Example: https://longreads.com/2017/03/14/ariel-levy-interview/

Reading Lists

A reading list is a list or essay with a collection of links with summaries / excerpts.

See examples here: http://blog.longreads.com/category/reading-list-2/

All list items will be linked and wrapped in <h2></h2> tags. Include the title, and in parentheses, add the author, publication and year if not current.

2. Longreads Picks

Longreads Picks are stories that we recommend. Picks are shown to users in the feed on the right side of the homepage, and on our picks page: https://longreads.com/picks/

In technical terms, Picks are a custom post type (CPT) on Longreads. All that means is that they work a little differently than posts do.

To add a new pick:

  1. visit https://longreads.com/wp-admin/edit.php?post_type=lr_pick and select “New Pick” on the top left.
  2. Enter a title and a short description for your picks. You can see examples here.
  3. Below the main content box, there’s a new box with some additional fields:
  4. Click “Add Author” and start typing the name of the article’s author. This text box will auto-suggest matches from our database. If the author is brand new, you’ll need to visit this page, and add them manually first. Then go back to your pick, refresh the page, and try adding the author again. You can add multiple authors if necessary.
  5. The Publisher box works the same way. If your pick is from a new Publisher, you can add them first from this page.
  6. Enter the URL publsher date, and word count. No need to add tags or a featured image.
  7. Hit publish or schedule the post when you’re ready.

3. Weekly Top 5 Email

The Longreads weekly newsletter goes out every Friday between 3pm-4pm ET. It’s manually built in MailChimp. Here is a brief checklist on preparing each week’s newsletter.

  1. Once you have your Top 5 picks, create a draft blog post, titled “The Top 5 Longreads of the Week.” Use previous versions for formatting code.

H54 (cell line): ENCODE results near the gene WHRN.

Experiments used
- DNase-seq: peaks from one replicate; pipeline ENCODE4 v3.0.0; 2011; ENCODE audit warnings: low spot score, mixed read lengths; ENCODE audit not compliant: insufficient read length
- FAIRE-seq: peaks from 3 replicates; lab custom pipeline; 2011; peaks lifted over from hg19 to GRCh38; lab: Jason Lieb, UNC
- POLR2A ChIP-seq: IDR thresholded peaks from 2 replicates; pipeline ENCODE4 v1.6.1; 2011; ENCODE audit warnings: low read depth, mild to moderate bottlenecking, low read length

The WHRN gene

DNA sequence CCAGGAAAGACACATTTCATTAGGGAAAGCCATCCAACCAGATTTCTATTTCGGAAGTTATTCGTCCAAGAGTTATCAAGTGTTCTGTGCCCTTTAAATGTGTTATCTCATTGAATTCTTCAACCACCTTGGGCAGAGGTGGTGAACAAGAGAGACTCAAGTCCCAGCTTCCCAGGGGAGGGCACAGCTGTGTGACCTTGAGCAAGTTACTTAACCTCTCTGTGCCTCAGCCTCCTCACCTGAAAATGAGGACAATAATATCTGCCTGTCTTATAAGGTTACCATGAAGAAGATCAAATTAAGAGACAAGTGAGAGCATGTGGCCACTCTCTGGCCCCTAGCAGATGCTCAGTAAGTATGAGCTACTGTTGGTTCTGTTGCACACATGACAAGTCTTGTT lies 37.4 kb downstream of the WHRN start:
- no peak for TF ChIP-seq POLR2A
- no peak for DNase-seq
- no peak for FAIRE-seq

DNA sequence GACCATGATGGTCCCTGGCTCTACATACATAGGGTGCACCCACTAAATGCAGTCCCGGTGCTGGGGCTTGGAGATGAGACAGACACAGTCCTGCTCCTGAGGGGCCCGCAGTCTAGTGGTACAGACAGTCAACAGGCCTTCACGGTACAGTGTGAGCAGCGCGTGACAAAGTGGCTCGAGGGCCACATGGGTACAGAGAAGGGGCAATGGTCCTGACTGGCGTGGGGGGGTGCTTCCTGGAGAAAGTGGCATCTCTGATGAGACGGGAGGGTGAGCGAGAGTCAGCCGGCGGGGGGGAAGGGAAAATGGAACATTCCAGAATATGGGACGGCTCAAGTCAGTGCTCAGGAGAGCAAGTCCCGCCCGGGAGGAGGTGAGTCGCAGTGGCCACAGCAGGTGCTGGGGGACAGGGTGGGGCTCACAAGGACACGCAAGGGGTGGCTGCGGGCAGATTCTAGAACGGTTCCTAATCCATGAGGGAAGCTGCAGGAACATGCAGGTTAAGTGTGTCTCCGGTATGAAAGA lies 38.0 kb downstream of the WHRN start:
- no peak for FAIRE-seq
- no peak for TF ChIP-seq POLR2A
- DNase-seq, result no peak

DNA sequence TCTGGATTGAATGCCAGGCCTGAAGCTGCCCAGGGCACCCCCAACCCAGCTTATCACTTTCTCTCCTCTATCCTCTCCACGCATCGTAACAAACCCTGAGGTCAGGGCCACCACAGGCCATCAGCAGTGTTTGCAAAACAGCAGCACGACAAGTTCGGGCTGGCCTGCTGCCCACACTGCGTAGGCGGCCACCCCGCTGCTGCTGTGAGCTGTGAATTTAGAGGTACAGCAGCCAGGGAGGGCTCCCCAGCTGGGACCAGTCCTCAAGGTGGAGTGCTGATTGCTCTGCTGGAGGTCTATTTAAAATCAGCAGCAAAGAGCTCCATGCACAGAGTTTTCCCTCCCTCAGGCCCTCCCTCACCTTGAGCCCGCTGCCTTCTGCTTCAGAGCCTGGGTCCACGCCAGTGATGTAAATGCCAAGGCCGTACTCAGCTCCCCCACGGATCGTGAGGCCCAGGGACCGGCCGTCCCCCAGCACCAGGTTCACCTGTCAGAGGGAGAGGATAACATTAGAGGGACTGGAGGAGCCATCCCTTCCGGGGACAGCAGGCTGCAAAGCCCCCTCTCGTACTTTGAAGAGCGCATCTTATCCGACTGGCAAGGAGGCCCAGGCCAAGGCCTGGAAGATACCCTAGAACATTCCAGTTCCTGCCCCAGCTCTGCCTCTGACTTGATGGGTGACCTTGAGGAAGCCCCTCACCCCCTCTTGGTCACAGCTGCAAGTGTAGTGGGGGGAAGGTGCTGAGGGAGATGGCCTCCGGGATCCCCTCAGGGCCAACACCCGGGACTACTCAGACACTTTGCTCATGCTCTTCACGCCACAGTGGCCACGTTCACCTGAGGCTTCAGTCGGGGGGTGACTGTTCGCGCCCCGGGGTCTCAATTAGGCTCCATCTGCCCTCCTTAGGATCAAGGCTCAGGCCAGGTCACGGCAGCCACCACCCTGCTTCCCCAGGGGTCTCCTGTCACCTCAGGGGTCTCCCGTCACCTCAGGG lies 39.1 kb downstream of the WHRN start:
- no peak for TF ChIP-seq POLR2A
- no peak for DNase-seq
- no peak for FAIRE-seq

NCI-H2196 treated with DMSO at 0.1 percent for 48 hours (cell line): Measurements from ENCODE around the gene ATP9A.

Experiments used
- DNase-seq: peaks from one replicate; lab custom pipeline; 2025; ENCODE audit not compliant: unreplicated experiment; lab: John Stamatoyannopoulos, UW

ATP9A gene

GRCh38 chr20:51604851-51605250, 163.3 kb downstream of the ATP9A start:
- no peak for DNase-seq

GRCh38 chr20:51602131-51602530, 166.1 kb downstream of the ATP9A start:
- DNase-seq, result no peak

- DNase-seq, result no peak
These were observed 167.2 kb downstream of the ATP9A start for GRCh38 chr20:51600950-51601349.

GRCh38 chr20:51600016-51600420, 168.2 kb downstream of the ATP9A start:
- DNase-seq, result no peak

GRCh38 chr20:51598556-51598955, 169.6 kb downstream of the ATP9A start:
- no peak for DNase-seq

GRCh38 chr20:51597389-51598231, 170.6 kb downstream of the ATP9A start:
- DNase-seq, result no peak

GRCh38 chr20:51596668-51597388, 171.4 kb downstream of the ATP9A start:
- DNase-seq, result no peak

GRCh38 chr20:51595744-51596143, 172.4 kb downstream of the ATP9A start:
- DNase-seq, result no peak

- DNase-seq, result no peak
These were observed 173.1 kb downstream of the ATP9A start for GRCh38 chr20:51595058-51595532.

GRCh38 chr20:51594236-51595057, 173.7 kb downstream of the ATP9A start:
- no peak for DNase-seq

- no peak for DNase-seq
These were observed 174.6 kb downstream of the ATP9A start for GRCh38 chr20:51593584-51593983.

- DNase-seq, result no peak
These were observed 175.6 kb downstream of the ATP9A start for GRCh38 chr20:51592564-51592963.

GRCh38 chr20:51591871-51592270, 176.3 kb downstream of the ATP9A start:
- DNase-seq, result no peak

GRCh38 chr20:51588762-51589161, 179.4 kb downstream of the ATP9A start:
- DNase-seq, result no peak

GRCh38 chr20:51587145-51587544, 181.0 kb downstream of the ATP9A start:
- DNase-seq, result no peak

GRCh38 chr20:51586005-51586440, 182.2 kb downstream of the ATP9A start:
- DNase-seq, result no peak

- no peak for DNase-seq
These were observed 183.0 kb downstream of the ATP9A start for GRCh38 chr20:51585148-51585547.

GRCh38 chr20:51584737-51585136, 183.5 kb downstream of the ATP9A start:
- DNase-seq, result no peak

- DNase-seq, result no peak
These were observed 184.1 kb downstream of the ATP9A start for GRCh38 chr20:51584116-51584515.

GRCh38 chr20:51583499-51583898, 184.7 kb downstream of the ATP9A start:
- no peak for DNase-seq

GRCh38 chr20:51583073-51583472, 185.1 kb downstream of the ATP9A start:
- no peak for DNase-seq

2. In Mailchimp, under “Campaigns” in the top nav, create a new Campaign by going to a previous week’s “Longreads Weekly” campaign, and selecting “Replicate” from the dropdown menu.
  3. Doublecheck that “Recipients” list is “Weekly Longreads Email” (You shouldn’t have to change anything.) Then click “Next”
  4. Under “Setup” leave all settings the same but change the date under “Name your campaign”.
  5. Skip the “Template” section and go straight to “Design” to make the following changes:
    • Click “Edit” on the “Longreads Weekly” section to change the email date and change any intro language or links if necessary. Click “Save and Close” when finished.
    • Click Edit on the Top 5 and story promos section. In this section you will update the Top 5 links and story links, along with their promo images and language.
    • Edit the post grid at the bottom. You can add, hide, or remove rows of stories using the buttons on the top left. Always add stories in groups of two — don’t leave one of the grid cells empty.
    • In the story grid, please make sure to crop the images to 1024px wide by 585px tall. You can do this within Mailchimp by choosing “Edit” when hovering over the image, then selecting “Edit” on the right. There’s a “Crop” tool in the Mailchimp image editor.
  6. In the “Confirm” section, first select “Preview and Test” in the upper right menu and “Enter Preview Mode.” You will see desktop and mobile versions of the emails. This is also a good place to test all of the links. Be sure to check all the links for all the story picks, headlines, images, and “Read Now” buttons.
  7. Close out of the window, and under “Preview and Test,” select “Send a Test Email” and send the email to yourself, Kjell, and at least one other Editor.
  8. Check the email and links.
  9. Before you send the email, be sure to FIRST publish the Top 5 Longreads blog post live, and check that your Top 5 link matches the live Top 5 blog post.
  10. Under Confirm, double check that the email will go to the “Weekly Longreads Email list.”
  11. Hit “Send” in the bottom right corner, and enjoy your weekend!

4. Image Specifications and Tips

Blog Posts and Exclusives

Images for blog posts should be at least 1456px wide. This allows for them to display at full retina resolution on desktop monitors. Landscape images tend to work best, but portrait images can be used from time to time as long as the minimum width is met. Featured images for exclusives are displayed larger than they are for regular blog posts. These images should be 2400px wide by 1400px tall. This is an image ratio of 12:7.


To keep load times down in emails, images should be no more than 1200px wide. You can resize to this width in Mailchimp. For images in the bottom grid, crop to 1024px wide by 585px tall.

Stock images

We usually use AP Images for our paid stock photos. Ping an automattician to purchase.

The following sources are great for finding Creative Commons photos. Be sure to include credit when necessary.

Other tips:

  • Ping Kjell for help with illustrations for Exclusives.
  • We’re generally welcome to use book and magazine covers when promoting/excerpting stories they include.